The Personalist Project

Some fortunate souls have mystical experiences. I'm not one of them. But all my life I've been subject to profound "moral experiences"—occasions I can only describe as dramatic breakthroughs in my understanding. Some come very suddenly; others are more gradual. They are existential in character, by which I mean, they're not a simple resolution of an intellectual difficulty, but a kind of illumination of my life and self. They are always accompanied by pain—the searing pain of humiliation—of realizing I've been wrong, and in the wrong. That passing pain is soon followed by a a lasting sense of liberation and peace, and an awareness of interior gains. One of the most significant came several years ago, out of the blue.

John Barger, founder and (then) publisher of Sophia Institute Press sent around an email inquiry to a number of fellow disciples of von Hildebrand, asking whether any of us knew if he had ever discussed "the corrosive vice" of scorn.

The formulation took me aback. "Corrosive vice"? I didn't see scorn as a vice; I thought of it as the due response to whatever is contemptible. I said as much to John Crosby, my number one philosophical mentor. To my surprise and chagrin, he didn't side with me. He didn't exactly say I was wrong, but he gently pointed out that scorn is a great temptation, and that it's never okay to direct it at another human being.

He might as well have stepped into a backroom of my soul and flipped on a light switch. There I sat, exposed and ashamed. Scorn on the table before me; scorn on my plate and in my cup; scorn dripping from my mouth. Also, it was in all the cabinets. I'd been feeding on it. And disgorging it.

I saw in a flash, too, that I had been fed on scorn all my life. Scorn was the atmosphere of my childhood. In my family and my extended family, and in the wider world of the northeast—or at least in the New York area, where I grew up—scorn was chronic and habitual. (Was it an Irish thing? A Jewish thing? Those were the predominant ethnicities of my world.) How do you establish your place in the social pecking order? You mock and humilate others. You make them feel small in comparison with yourself. Sometimes it was done light-heartedly, but more often not. More often, it was meant to wound, and it did wound, though the wounds were quickly covered over and denied.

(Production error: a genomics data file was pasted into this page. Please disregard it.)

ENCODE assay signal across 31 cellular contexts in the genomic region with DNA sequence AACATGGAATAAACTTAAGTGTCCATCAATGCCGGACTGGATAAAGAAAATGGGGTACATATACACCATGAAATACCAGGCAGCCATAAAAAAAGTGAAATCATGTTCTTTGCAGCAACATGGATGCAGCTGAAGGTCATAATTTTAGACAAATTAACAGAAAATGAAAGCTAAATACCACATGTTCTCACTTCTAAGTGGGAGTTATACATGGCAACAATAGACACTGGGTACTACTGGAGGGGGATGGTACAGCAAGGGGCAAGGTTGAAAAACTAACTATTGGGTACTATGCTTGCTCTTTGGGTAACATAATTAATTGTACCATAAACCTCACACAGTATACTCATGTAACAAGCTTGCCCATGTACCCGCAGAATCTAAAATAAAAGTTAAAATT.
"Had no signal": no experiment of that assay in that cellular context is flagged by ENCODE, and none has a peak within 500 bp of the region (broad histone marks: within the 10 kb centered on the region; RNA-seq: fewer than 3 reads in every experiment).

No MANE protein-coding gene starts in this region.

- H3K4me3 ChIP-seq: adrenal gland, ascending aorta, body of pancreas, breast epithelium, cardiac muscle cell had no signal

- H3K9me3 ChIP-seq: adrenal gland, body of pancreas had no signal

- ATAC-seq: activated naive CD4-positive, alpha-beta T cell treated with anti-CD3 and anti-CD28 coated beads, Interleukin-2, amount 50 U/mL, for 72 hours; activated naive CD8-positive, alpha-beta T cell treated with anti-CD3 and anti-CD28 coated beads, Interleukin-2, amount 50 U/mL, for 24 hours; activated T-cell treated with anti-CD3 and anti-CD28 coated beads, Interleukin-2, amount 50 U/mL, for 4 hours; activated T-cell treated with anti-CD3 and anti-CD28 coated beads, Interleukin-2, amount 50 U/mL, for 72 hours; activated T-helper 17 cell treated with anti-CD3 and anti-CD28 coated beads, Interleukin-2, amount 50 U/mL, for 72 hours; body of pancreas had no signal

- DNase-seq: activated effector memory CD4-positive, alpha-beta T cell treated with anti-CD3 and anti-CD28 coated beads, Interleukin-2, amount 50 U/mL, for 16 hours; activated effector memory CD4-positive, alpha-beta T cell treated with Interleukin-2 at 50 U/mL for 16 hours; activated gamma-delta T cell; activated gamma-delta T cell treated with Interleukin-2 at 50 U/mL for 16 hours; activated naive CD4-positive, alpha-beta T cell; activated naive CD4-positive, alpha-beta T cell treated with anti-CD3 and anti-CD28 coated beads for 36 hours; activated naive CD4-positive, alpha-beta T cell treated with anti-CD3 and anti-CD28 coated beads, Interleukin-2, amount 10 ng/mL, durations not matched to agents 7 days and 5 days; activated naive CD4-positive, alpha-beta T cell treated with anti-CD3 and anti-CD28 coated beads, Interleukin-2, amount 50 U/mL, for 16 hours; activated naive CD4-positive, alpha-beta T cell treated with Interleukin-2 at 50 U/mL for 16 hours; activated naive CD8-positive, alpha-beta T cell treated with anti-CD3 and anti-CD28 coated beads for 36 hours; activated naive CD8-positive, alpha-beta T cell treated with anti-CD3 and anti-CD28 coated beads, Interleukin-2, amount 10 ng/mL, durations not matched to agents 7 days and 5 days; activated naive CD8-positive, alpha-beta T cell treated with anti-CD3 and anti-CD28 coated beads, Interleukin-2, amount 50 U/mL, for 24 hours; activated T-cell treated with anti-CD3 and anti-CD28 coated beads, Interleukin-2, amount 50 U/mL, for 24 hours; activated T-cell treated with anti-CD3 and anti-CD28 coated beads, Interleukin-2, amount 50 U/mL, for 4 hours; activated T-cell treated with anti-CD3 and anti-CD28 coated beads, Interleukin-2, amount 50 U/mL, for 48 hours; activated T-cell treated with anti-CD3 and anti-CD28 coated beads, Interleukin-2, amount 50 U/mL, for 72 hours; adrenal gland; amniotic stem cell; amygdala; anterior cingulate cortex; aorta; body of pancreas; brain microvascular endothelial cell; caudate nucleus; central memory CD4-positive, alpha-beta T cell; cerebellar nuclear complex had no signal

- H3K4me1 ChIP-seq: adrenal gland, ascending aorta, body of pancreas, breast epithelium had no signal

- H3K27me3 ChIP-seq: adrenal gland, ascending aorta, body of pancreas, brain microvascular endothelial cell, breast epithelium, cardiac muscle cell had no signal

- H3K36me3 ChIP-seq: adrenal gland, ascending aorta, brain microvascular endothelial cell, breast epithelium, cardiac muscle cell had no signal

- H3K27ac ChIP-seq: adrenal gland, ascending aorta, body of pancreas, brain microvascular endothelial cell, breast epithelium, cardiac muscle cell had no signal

I had noticed that the habit of scorn was at least partly a regional phenomenon when I went to college in the midwest and realized that not everyone did that. In other parts of the country, it was apparently normal to be kind and complimentary and encouraging toward others. I noticed the difference even more when I traveled and lived in Europe, where I encountered the habit of scorn still less. I stopped using it as a mode of humor, conversation and debate, but I held on to it in my moral rhetoric and in my parenting, where it often seemed called for. "Shame on you!" 

Until that moment when John Crosby implicitly agreed with John Barger that scorn was a corrosive vice, I had thought it was a normal and necessary part of life, especially of moral pedagogy.